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Re: What would you tell the White House?

  • From: Forrest W. Christian
  • Date: Mon Feb 14 01:11:29 2000

(This is probably going to be long winded).

Let me tell you about some experiences I have had with
(unsucessfully) tracking down two hackers/hacker groups.  

These are both REAL stories regarding Montana Internet, which is the local
ISP I helped found and I still am doing all the system administration for.

Experience One.

Roll back the clocks to 1995.   Montana Internet had just got off of the
ground.   We put our first customers online late in 1994, and was just
getting a userbase.   We were the first and only ISP in town.

Sometime during february (I believe), we became aware that our core system
was "owned" by what we still believe was a group of hackers.  We
contacted the FBI.   To make a long story short, and since my memory of
the chronology is not as good as I remember it, here are the key points I
remember:

1)  The FBI seemed interested, but seemed unwilling/unable to proceed with
any formal investigation without "hard evidence".   The fact they were on
our system obviously did not fall into this.

2)  The hackers at one point sent us e-mail to our admin email box
offering their services.   The FBI wanted us to try to get them on the
phone so we could "record them".

3)  At some point, the hackers were actually DIALED INTO our hunt group on
a regular basis.   The phone company wouldn't even consider tracing the
call even though a) we belived it was likely the callers were using some
method of defrauding the telco and/or b) we didn't want the information
ourselves, we just wanted them to get it so that law enforcement could
subpoena it.   The FBI was no help here.  And the "auto traceback
*whatever" wasn't in existance yet.

4)  In the end, we ended up just shutting down and disconnecting for a
week while we re-built (much more securely) from the ground up.
Fortunately, we had no competitors and our customers were understanding (I
think the front page newspaper article actually helped our business).

Summary:  We could have nailed these people to the wall if law enforcement
would have helped.

Experience Two.

I believe late 1998 and early 1999 (maybe 97-98, i'd have to look it up),
we started getting complaints about a user which was "hacking into
systems" and doing "not good things".  We recieved 2-3 complaints about
the same time, shortly after this user got on our system.

One of the complaints was from a major city in the US.  The user had
hacked into their web server and done some damage.   AND they were hot to
press charges.   Our policy in these matters are basically to disconnect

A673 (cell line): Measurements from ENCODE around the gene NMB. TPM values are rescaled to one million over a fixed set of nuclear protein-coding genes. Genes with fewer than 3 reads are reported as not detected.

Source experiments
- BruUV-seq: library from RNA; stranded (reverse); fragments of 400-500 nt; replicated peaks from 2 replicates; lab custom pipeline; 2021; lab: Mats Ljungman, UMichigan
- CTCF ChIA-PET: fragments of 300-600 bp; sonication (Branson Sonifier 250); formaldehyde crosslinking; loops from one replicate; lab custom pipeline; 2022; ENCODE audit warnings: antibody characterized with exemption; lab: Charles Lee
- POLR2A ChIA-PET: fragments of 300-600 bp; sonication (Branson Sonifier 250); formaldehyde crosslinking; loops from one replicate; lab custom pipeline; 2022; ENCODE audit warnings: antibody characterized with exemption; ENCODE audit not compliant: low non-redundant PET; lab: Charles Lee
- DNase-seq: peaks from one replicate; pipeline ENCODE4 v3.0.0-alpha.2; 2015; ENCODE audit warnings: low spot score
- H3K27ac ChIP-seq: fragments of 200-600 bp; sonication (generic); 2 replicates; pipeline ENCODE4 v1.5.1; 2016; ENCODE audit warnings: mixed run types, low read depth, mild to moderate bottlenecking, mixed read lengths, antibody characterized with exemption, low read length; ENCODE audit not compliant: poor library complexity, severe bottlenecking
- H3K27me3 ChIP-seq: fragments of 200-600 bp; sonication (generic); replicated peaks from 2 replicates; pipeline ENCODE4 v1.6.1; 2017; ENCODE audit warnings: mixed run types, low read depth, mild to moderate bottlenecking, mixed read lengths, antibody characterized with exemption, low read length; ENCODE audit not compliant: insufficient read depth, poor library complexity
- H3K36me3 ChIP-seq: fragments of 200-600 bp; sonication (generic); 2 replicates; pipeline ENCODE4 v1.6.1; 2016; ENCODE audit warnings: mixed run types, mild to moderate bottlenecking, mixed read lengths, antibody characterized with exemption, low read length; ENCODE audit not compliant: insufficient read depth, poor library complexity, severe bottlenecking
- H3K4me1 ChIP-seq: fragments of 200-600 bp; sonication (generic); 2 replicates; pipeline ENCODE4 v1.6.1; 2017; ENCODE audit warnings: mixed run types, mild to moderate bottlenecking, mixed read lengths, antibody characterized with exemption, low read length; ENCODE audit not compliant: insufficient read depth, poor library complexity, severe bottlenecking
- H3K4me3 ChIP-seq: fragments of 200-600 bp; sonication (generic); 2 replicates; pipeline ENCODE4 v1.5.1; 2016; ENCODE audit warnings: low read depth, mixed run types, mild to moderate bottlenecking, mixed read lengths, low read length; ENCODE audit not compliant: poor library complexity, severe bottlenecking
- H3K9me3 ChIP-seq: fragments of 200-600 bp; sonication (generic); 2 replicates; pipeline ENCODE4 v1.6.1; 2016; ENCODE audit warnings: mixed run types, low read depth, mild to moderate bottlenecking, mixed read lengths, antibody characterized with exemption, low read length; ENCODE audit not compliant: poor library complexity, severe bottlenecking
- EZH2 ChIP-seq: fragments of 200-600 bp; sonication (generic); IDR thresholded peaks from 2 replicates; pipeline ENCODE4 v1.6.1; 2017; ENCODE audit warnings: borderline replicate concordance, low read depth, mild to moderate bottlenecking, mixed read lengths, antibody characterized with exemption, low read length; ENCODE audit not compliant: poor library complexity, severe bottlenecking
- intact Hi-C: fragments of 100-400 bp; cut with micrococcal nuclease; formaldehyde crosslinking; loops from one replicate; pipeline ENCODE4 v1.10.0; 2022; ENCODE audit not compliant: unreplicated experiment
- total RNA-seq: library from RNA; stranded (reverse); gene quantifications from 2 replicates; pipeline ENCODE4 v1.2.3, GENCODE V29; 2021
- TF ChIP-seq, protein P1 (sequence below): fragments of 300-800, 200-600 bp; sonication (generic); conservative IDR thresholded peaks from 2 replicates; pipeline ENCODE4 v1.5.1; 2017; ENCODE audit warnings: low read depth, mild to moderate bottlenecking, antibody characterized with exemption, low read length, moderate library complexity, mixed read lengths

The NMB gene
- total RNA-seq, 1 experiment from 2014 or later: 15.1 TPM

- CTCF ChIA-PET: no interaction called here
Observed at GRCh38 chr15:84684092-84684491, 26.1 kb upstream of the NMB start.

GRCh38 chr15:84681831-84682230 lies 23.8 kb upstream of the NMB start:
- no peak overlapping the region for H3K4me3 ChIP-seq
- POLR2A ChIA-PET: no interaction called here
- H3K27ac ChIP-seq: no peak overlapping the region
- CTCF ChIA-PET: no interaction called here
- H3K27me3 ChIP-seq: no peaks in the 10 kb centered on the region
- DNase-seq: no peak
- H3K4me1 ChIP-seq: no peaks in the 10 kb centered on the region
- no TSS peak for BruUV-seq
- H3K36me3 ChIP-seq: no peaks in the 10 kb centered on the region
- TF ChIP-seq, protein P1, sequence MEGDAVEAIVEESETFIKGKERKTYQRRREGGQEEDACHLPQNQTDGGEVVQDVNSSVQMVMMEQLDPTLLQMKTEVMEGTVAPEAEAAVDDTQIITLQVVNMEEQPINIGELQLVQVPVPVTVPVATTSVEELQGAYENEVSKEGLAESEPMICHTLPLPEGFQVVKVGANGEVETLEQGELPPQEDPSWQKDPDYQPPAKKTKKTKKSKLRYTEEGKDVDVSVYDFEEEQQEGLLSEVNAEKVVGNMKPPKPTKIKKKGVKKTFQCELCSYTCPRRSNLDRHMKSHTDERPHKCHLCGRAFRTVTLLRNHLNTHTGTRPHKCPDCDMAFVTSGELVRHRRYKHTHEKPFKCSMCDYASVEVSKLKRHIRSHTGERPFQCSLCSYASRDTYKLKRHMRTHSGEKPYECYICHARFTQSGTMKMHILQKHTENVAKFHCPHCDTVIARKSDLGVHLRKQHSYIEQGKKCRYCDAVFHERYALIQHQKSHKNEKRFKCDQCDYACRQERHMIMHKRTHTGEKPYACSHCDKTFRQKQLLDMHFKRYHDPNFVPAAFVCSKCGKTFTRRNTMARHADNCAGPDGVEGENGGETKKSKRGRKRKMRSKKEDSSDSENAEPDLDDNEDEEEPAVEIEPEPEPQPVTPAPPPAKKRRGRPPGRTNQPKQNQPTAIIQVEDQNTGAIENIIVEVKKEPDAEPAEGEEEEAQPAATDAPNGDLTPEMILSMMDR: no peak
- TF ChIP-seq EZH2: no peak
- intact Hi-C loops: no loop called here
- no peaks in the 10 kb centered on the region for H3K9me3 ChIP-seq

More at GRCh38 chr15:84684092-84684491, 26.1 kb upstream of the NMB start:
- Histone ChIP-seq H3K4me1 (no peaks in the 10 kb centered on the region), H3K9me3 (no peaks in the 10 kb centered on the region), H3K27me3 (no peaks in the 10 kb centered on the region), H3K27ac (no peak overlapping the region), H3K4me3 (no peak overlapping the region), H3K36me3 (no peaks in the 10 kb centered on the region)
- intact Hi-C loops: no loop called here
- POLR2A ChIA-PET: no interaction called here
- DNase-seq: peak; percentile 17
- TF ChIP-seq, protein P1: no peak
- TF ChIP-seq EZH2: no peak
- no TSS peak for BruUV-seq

the user UNLESS leaving the user on the system would help build a legal
case against them.   We also have a policy of not releasing individual
identities or logs without a subpoena.

Again to shorten the story, we ended up recieving a subpoena.  After we
released the information, the Feds became involved because "They had been
after this person for a long time".

Here's the real irritating thing.   If the Feds would have moved we could
have either set up some sort of "wiretap" (after an appropriate court
order) or assisted with anything else they wanted.   They could have
busted this guys door down and taken him to jail and made an example of
him, but nada.

After a couple/several months of working with the Feds off and on (about
once every 2-3 weeks it seemed), and, in our belief NOT making any
headway, our user suddenly requested a service disconnection because his
family had to move out of town in a hurry because of some new job or
family emergency or something.   We immediately notified the Feds, and, of
course, as far as we know, they did nothing.

Now, there is ONE point in both of these..    In BOTH cases, we were close
enough to the person doing this stuff that all it would have been TRIVIAL
for the FBI to identify and/or capture the person involved.

The problems we have today involve having to TRACK the user back to the
source.  However, how many times has someone actually KNOWN WHERE THE
HACKER IS and who he is and yet the FBI wouldn't do anything?

So, to get back to the thread, what would I like to tell the government?

First, to get the feds to DO Something when there is an actual, live
person doing this type of stuff.  Figuring out the source of the current
hacks is probably going to be a big project.   Why not devote resources to
going after those people that we've already tracked down?

Second, we MIGHT need some protection from the law in being able to both
track down someone and also to prevent these types of intrusions in the
future.  Primarily, clarification of anti-trust laws and also federal
wiretap laws as they relate to these type of activities.   Please note
that I am generally against the government getting involved in the
day-to-day operations of the internet.   I am, however, in favor of the
government doing anything they can to help US fix the problems.

Please note that these opinions are my own.  And may or may not be that of
anyone I work for.

- Forrest W. Christian (forrestc@imach.com) KD7EHZ
----------------------------------------------------------------------
iMach, Ltd., P.O. Box 5749, Helena, MT 59604      http://www.imach.com
Solutions for your high-tech problems.                  (406)-442-6648
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